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New Video presents
Weird U.S. Volume II (2005)

Mark Moran: I bet there was a time when even Abraham, Jesus and Mohammed were considered weirdos.
Mark Sceurman: So we set out on a pilgrimage to find the more odder expressions of faith across the U.S. today.

- Mark Moran, Mark Sceurman

Review By: Rich Rosell   
Published: February 28, 2006

Stars: Mark Moran, Mark Sceurman
Director: Vincent Kralyevich

MPAA Rating: Not Rated for (nothing objectionable)
Run Time: 01h:30m:00s
Release Date: February 28, 2006
UPC: 733961745139
Genre: television

Image Transfer
Audio Transfer

DVD Review

Mark Moran and Mark Sceurman have spent 12 years probing the weirdness of their home state of New Jersey, publishing a local magazine documenting the little known, strange, and bizarre that they have investigated and unearthed. This eventually morphed into a series of books tracing the weirdness found in other states, and that eventually led to this wonderfully offbeat History Channel series hosted by Moran and Sceurman.

Each one-hour episode has the pair bouncing around the country, loosely following a theme, covering three to five different weird stories that they attempt to uncover the truth about. Instead of a season set, these are single-disc compilation releases, each containing just two episodes. The episodes run just under 44 minutes without commercials.

Weird Worship takes on spiritual enlightenment and religious freedom in varying shades of weird "fringe faiths," looking at the Unarius Academy and their alien deities as well as the quirky Grotto of The Redemption—built of geodes and petrified materials—in rural Iowa. The ep concludes with the real highlight, which is the talk of the impending arrival of our "space brothers," including a tour of a cheesey mock-up city at the Unarius headquarters.

Weirdly Departed is the second episode here, and the theme is what might happen after we die, or at least what others believe might happen. There's a look at a famous case of attempted corpse resurrection in Key West and also an enclave of the spiritualism movement (also in Florida); there is a bit about the infamous charlatans, the Fox sisters, and the boom of the "talking to the dead" craze, courtesy of the sisters' double-jointed toes. There's interviews with a "certified" medium, a visit to the expanding Winchester House, and a paranormal tour of a Civil War-era prison in Philadelphia.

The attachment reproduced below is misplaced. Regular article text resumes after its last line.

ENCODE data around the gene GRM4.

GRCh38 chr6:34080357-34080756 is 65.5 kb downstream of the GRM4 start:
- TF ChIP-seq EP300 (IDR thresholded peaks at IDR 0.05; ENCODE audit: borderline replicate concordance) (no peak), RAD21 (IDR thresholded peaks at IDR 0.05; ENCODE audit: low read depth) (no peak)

Rating for Style: B
Rating for Substance: B


Image Transfer

Aspect Ratio1.33:1 - Full Frame
Original Aspect Ratioyes

Image Transfer Review: Both episodes are presented in their original 1.33:1 full-frame aspect ratio. Colors are generally clean and bright for the interviews, but some of the on location segments appear a little oversaturated. The purposeful color corrected or grainy stock footage used in between these on location segments varies in detail levels, though any image variations seem intentional.

Image Transfer Grade: B-


Audio Transfer

 LanguageRemote Access
DS 2.0Englishno

Audio Transfer Review: Audio is provided in 2.0 stereo, and the presentation delivers clear, hiss-free narration. Basic, but solid.

Audio Transfer Grade: B


Disc Extras

Animated menu with music
Scene Access with 12 cues and remote access
Packaging: Amaray
Picture Disc
1 Disc
1-Sided disc(s)
Layers: single

Extras Review: No extras to be found, unless you still consider "interactive menus" and "scene selection" as supplements, as the backcover does.

Each episode is split into six chapters.

Extras Grade: D-


Final Comments

Volume II of the series Weird U.S. takes on the realm of the otherworldly, whether it be religious beliefs or chatting up the dead. I love the show, but these two episode compilations seem like a tease. Bring on the season set, I say!


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